A thriller based around the embodiment and repurposing of patriarchal trauma, Resurrection is far more seething and straightforward in its B-movie ambitions than other films that seek to ostentatiously elevate their horrors. Almost all of that is due to Rebecca Hall’s intense rigidity in performance. As a woman who once escaped her abusive partner, Hall unfurls the blueprints of her altered architecture. Where once we could imagine the give and flexibility that betrays our humanity, there is now inhuman structure. If Kafka’s Gregor unexpectedly awoke metamorphosed into a beetle, Hall’s Margaret painstakingly forged her own protective carapace. Writer/director Andrew Semans’ sophomore feature pulses with black-hearted humor and cruelties so odd as to be undeniably believable, but it’s Hall’s expressive transformation that drives the film’s blood into its final manic fever.
Margaret is driven there thanks to the gaslighting return of David (Tim Roth), a slippery creep made entirely of need. His calculated demands sadistically dehumanized Margaret as deeply as she defensively dehumanized herself in the aftermath. And that’s not even mentioning their infant son that David claims to have eaten alive. Right. There’s a strange undercurrent to the film’s familiar outline, a dark magic that gives us a peek at the nearly supernatural power David once wielded over Margaret. He threatens to wield it again as he blows back into Margaret’s life.
The prediction inherent in her daily, Terminator-like, arm-pumping runs comes true: He came for her. She’s been preparing for this moment, this man, since she made her eventful escape. And don’t worry, we hear all about it. That expository scene, like the best of them, is bundled in such bravura filmmaking (a tight, long take on Hall, capped with a bleak and gasping punchline), that you hardly recognize it for what it is. Much of Resurrection is like that, tastefully hiding its seams and scars behind stylish performances and toe-curling stress.
Semans has that rhythm down. Tense, release. Tense, release. Roth and Hall play with our expectations there, ratcheting up and up and up during their supposedly chance encounters. So too does Grace Kaufman, playing Margaret’s daughter Abbie. She’s as fresh and honest as her role is perfunctory. Abbie is the endangered next generation, the same age as Margaret when she made her life-derailing mistake, and the symbol of Margaret’s ability to impact the world, the future—hell, anything at all—in a positive way. She’d be a bit of a tepid story-driver as a character without Kaufman’s nuance, which makes her a winning voice of clear-eyed (yet still enjoyably immature) reason. Together, the cast finds plenty of unexpected ways to interact, taking even the most familiar scenes in directions peppered with unpleasantly strange detail.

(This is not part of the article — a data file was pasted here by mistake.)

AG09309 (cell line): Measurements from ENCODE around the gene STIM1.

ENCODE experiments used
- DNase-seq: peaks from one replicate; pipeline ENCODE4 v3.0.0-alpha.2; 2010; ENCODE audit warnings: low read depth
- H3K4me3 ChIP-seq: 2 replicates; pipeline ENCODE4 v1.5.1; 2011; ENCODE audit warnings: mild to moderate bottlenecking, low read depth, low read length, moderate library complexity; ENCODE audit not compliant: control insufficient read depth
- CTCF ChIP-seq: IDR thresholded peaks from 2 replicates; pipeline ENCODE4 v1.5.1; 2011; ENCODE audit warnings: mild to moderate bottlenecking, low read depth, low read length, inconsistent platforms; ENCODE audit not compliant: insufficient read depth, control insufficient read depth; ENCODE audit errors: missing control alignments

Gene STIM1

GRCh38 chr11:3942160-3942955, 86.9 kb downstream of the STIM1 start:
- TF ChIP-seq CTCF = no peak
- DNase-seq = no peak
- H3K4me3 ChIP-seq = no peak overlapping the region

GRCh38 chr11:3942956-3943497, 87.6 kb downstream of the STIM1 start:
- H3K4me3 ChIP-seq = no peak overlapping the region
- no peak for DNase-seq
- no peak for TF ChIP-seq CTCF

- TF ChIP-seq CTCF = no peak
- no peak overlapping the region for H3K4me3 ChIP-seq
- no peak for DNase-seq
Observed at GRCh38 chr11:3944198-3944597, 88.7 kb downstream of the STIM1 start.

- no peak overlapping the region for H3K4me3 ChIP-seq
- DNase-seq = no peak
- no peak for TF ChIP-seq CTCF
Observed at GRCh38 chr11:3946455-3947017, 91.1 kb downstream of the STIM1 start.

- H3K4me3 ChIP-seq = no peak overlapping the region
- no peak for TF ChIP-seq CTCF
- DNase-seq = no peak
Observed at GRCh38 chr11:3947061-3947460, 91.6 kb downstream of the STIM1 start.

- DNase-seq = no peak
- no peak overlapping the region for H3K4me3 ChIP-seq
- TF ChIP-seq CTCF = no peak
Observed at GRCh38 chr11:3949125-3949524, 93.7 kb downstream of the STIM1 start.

But the film lives and dies by Hall. Her deeply affected businesswoman attacks life with a nearly experimental verve. It doesn’t matter if she’s in a field of cubicles or under a shady midnight bridge. Stiff and uncompromising, breaking down to the opposite once David has reclaimed some of his old (and ruthlessly evil) power, Hall’s performance tells Margaret’s story more potently and directly than a scene-long soliloquy ever could. It’s just the latest showcase for Hall’s skills, packaged again in an aesthetic as heightened as her own ambitions. She’s one of the most exciting performers working today and Resurrection inspires jaw-dropping work. We’re all lucky she’s picking projects that allow her room to grow far beyond stories where things like “realism” matter.
Despite appearances, Resurrection isn’t all that real. It spends its least engaging sections justifying its own predicament as it pertains to a world with laws and etiquette. But its battle is deeper. Darker. Margaret’s warped perspective empowers Resurrection: Its minor conflicts and dire premise need logical justification as little as its balls-out bold finale; its themes work as well as they do because they’re enhanced by a nightmarish tone, one verging on the mythical. When it all clicks in a hotel room showdown you deserve to see for yourself, it reveals the weakest parts of the film as needlessly concerned with authenticity. But seeing Hall’s power bring new life to the struggle against the ubiquitous curse of men, it’s hard not to fall under Resurrection’s cynical spell.
Director: Andrew Semans
Writer: Andrew Semans
Starring: Rebecca Hall, Tim Roth, Grace Kaufman, Michael Esper, Angela Wong Carbone
Release Date: July 29, 2022
Jacob Oller is Movies Editor at Paste Magazine. You can follow him on Twitter at @jacoboller.
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